“Growing up, I never felt that I could involve myself in engineering but these wonderful programs have made me feel like I truly belong on the path that I have chosen!”

Top photo: ASU’s Desert WAVE and Degrees of Freedom, a robotics team from Chandler, Arizona, teamed up to transform interactive toys for use by handicapped children. Photo courtesy Daniel Frank.

Terry Grant

Media Relations Officer , Media Relations and Strategic Communications


Cronkite School partners with Arizona Community Foundation for yearlong effort examining teen suicides

December 17, 2019

Arizona State University's Walter Cronkite School of Journalism and Mass Communication, in partnership with the Arizona Community Foundation, is launching a special yearlong project to cover the rise of youth suicides in Arizona, exploring the underlying causes and looking for possible solutions.

The effort will involve students and faculty from across the school, including Cronkite News, the news division of Arizona PBS, and programs such as “Horizon” and “Horizonte.” The project will include a half-hour documentary that will be broadcast across the state as well as an in-depth website and continuing coverage of the topic. Download Full Image

The special project and in-depth coverage is made possible through a grant from the Arizona Community Foundation, which has worked for more than 40 years to improve the quality of life in Arizona through philanthropy. The project follows a similar, three-year cooperative effort between the Arizona Community Foundation and The Arizona Republic that focused on the foster care system. That lengthy investigation revealed deficiencies in the system and explored potential solutions. The success of that partnership motivated the foundation to fund reporting on another challenging topic of concern to all Arizonans.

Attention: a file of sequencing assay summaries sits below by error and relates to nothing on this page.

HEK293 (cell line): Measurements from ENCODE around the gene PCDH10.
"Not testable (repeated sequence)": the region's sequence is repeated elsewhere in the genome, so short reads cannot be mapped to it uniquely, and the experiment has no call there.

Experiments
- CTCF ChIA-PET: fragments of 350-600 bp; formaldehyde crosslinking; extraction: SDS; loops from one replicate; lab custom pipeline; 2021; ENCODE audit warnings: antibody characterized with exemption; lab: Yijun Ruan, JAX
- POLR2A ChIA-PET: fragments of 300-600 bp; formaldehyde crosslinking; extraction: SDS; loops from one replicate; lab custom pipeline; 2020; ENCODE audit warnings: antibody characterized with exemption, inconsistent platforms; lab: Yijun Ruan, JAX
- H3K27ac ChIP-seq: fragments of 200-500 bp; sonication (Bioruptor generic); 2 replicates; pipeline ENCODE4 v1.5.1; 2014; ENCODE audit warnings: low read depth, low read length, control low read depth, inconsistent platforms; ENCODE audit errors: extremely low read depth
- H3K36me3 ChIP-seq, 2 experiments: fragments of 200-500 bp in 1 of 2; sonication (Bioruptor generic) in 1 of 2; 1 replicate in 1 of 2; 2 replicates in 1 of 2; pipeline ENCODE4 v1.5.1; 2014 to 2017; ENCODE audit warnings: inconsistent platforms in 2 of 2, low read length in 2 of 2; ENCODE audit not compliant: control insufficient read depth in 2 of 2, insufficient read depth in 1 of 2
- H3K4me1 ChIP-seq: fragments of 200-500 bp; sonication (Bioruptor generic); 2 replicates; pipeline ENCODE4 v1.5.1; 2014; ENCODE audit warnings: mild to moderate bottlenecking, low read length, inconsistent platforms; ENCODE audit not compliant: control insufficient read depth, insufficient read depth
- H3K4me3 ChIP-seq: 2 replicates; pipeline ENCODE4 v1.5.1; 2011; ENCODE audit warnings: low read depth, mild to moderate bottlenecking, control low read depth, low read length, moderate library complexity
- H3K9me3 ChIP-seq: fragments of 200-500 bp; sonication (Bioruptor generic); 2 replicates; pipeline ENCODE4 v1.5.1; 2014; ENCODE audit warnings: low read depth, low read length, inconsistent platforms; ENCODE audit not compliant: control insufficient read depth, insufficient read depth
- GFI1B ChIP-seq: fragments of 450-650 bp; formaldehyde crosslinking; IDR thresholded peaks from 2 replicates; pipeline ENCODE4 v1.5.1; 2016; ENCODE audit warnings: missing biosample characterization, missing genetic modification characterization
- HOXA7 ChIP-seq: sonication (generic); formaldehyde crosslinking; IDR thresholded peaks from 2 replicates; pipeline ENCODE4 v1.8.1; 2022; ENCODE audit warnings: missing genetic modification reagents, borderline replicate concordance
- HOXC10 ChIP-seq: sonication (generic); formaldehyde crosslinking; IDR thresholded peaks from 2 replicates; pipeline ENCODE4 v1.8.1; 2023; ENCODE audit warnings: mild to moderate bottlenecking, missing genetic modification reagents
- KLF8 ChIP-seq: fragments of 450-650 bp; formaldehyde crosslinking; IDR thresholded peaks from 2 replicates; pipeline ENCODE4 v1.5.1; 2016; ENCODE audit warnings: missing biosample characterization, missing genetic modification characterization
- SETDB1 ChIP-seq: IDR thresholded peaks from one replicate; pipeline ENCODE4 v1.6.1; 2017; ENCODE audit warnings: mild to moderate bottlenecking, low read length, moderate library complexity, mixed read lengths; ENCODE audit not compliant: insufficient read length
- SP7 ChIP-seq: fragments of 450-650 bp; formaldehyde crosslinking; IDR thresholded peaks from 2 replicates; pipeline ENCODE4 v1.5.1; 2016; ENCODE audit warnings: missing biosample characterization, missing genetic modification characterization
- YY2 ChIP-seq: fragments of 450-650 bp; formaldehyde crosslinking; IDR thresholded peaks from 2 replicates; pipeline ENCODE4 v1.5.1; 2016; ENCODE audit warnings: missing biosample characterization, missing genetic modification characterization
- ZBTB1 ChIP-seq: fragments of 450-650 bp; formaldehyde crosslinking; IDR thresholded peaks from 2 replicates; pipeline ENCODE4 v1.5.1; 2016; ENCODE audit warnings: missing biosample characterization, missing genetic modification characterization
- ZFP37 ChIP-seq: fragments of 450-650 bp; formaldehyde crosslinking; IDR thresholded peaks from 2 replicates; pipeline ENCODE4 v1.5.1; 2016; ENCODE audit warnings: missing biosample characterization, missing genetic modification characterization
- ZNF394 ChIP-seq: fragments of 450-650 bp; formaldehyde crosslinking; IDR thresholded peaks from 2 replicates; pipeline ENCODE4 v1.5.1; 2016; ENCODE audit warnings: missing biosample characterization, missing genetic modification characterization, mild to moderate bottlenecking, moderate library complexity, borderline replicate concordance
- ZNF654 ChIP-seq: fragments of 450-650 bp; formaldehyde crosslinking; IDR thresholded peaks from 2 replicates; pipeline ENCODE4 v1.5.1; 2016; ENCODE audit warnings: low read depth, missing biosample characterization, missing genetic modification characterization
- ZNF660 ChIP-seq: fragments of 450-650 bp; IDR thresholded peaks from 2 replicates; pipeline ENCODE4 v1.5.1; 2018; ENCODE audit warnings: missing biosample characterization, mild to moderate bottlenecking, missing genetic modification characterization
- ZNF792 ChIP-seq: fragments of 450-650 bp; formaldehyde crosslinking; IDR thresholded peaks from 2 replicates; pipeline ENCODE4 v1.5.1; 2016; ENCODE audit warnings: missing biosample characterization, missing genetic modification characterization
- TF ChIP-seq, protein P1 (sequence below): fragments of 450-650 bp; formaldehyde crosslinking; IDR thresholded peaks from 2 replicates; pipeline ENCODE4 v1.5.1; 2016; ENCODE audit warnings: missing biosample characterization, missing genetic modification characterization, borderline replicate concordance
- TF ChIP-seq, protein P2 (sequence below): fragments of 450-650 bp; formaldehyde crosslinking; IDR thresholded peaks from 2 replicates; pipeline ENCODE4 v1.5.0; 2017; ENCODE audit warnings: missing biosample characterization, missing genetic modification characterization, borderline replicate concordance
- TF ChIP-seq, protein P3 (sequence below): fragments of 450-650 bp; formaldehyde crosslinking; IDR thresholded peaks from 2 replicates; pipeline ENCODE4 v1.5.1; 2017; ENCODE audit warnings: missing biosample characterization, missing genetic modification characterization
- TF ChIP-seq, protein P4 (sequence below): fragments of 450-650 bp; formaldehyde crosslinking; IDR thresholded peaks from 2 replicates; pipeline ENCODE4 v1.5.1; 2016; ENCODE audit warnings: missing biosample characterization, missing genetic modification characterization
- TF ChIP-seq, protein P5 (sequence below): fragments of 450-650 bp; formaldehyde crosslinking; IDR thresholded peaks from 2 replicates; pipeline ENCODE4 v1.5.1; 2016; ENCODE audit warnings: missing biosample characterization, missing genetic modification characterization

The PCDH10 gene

“In a time where media is challenged to provide quality reporting, ACF has successfully partnered with local media to provide support for investigative journalism,” said Steve Seleznow, Arizona Community Foundation’s president and CEO. “This model of investigative reporting has enabled our community to better understand the significant challenges and opportunities on very difficult and complex topics.”